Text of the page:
It’s fair to say that running a business is not easy every day! Whether you are at the early stage or further along in the life cycle of your venture, you are confronted by never ending challenges. An estimated 90% of startup businesses fail. But let’s be clear about it: bad luck or market conditions are not the culprit. No. Statistics say it was the entrepreneurs who failed to prepare and anticipate the trials they will be faced with. Understanding your position in the life cycle of your business and the systemic obstacles associated with that specific stage of growth might just help you stay ahead of the game and defy the odds.

Stage 1: Birth
You had an idea, thoroughly validated it, researched your market and took the leap. It is perhaps the riskiest stage of a business where any mistakes will have consequences for years to come. At this stage the main problem is to stay alive.

Can you get enough customers?
Can you execute well enough to become a viable business?
Do you have enough money to finance the operation?

The organization is simple: the owner is the business and performs all the important tasks, supplying energy, direction and capital. The key is agility: tweak your offering based on customers’ feedback. Don’t be afraid to change it. Focusing on the goal i.e. customer acceptance will power you through the confusion that iterations can create. A mentor can help you navigate through that noise.

Stage 2: Survival
You have done a great job demonstrating that you have a workable business model, having enough customers and satisfying them sufficiently with your services to retain them. At this stage, the main challenge is for the entrepreneur to divide their time between all the new demands that require their attention.

The organization has a limited number of employees, none of them making important decisions independently. Systems development is minimal. The business is still synonymous with the owner who wears all the hats: operations, sales, marketing, accounting, business development, etc. Consequently, not able to focus on what moves your needle, you see little return on the time and resources you invest compare to the existing potential.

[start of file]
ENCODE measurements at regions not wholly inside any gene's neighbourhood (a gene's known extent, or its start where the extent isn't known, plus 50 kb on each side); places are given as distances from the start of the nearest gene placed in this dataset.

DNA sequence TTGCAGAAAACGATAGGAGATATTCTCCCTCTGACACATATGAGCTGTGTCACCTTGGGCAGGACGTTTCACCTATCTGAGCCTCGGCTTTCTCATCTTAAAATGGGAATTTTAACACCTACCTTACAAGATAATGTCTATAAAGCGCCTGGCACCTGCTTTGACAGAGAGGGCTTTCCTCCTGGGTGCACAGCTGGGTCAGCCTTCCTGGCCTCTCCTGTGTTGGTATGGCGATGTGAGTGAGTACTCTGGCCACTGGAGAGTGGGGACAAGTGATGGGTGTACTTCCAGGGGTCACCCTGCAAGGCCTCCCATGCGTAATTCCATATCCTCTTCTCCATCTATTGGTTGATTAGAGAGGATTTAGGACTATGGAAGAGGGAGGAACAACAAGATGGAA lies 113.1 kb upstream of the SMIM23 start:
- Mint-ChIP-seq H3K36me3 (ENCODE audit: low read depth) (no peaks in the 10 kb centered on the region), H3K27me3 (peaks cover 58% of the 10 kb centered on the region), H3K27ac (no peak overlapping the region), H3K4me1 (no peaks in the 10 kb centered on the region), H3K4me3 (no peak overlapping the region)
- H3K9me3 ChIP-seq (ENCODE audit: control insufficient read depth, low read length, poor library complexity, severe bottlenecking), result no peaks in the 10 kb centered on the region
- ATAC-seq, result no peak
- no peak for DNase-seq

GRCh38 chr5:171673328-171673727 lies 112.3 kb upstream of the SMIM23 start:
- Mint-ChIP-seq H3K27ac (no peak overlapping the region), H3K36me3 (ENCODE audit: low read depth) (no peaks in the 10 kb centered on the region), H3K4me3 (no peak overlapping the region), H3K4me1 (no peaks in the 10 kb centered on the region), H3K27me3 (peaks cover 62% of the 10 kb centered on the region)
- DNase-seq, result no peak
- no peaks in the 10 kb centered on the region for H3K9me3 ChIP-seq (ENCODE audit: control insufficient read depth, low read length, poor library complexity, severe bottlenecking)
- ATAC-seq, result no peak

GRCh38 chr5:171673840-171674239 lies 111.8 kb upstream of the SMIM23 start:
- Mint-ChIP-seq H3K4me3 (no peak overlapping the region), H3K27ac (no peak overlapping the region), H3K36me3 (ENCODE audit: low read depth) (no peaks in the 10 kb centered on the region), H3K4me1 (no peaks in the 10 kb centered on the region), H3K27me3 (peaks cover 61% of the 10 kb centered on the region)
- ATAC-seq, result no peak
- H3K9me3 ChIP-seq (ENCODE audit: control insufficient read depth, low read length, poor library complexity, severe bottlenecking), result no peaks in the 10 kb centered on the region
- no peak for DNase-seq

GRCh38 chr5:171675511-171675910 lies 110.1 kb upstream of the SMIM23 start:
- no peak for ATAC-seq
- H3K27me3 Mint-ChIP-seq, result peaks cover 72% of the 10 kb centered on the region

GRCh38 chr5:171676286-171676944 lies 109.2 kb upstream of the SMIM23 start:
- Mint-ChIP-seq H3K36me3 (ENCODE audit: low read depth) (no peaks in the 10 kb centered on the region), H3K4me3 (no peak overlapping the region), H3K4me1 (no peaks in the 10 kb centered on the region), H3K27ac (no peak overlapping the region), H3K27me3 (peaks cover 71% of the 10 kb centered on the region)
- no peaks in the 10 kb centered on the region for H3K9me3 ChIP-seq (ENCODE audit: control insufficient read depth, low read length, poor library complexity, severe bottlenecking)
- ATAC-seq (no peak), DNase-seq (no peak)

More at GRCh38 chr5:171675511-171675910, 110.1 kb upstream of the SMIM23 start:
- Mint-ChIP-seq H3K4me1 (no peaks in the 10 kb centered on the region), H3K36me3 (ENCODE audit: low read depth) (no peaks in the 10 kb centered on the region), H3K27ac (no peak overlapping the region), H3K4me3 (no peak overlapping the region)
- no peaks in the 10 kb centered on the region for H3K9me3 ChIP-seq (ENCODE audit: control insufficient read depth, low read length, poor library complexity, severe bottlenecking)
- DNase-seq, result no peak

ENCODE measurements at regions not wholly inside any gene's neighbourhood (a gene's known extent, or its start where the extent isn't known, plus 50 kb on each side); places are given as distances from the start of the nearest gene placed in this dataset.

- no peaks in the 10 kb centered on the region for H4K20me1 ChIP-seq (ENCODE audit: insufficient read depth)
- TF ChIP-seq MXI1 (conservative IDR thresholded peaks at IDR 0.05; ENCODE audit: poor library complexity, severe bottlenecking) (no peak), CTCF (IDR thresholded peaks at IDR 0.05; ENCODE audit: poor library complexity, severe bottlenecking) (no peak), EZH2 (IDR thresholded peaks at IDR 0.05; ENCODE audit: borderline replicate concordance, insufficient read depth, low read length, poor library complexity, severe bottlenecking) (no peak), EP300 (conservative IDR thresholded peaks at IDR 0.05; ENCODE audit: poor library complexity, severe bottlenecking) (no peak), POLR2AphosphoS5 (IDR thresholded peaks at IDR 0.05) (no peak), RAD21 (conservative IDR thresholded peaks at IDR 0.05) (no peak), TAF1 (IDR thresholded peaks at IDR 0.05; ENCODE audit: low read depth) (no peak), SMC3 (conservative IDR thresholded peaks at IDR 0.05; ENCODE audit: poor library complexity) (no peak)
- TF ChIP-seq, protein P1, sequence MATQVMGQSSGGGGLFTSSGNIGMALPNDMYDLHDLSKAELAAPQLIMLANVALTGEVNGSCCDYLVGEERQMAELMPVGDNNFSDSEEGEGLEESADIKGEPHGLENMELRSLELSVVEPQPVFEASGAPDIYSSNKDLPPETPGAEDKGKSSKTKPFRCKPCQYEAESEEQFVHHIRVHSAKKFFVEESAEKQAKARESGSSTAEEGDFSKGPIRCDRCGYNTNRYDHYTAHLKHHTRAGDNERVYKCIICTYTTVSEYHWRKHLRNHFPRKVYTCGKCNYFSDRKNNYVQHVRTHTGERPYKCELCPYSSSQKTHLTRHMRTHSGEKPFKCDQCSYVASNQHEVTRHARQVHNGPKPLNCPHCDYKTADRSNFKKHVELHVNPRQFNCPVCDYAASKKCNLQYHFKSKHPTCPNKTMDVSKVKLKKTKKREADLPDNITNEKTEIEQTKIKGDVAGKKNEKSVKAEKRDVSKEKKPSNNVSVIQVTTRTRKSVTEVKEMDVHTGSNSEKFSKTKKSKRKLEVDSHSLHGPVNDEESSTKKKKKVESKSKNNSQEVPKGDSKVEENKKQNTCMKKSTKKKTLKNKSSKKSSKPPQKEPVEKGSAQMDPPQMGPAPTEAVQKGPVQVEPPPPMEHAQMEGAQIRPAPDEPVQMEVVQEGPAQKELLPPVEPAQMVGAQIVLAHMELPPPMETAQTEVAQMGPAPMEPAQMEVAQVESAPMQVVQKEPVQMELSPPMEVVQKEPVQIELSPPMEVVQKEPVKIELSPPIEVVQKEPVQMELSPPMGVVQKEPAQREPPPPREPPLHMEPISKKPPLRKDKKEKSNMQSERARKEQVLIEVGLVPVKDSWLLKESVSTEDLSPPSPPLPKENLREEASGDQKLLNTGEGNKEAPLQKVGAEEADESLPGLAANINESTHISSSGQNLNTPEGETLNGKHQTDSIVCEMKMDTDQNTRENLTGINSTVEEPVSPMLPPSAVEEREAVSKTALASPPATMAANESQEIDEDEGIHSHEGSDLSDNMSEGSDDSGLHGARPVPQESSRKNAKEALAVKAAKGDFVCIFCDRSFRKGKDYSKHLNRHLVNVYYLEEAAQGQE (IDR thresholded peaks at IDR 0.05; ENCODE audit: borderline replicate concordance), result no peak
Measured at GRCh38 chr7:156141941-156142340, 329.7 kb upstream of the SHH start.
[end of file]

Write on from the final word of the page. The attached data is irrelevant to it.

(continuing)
The relationship between revenues and expenses might still be tense but outsourcing the nuances of running the business (project management, accounting, marketing, taxes, etc.) is necessary to augment your skills and give you back the freedom to do what you do best, in turn producing more revenues. You went into business because you excel at one thing, whether it is manufacturing cups, architecting data, etc., so DO THAT! Stop wasting your time being mediocre at everything else. Many companies stay stuck in that stage earning marginal returns on invested time and capital and eventually go out of business when the owner gives up.

Stage 3: Success
Your company has attained true economic health, has sufficient market penetration to ensure economic success. The organization is large enough and basic accounting, marketing and production systems are in place. Cash is plentiful and all may seem routine. You can choose to maintain the status quo and use the company as a mean to support you and your family, or you can choose growth as the path forward. If so, the challenge at this stage is to make sure that the core business stays profitable and to avoid cash drain.

Having cash in the bank is not a reflection of your profitability. With scale comes the need to implement systems with attention to efficiency. Sooner or later, any company that does not operate efficiently goes out of business. Efficiency is even more important for small to medium size businesses as their resources are still limited.

Have you implemented or upgraded your operational processes?
Have you revised your procurement methods?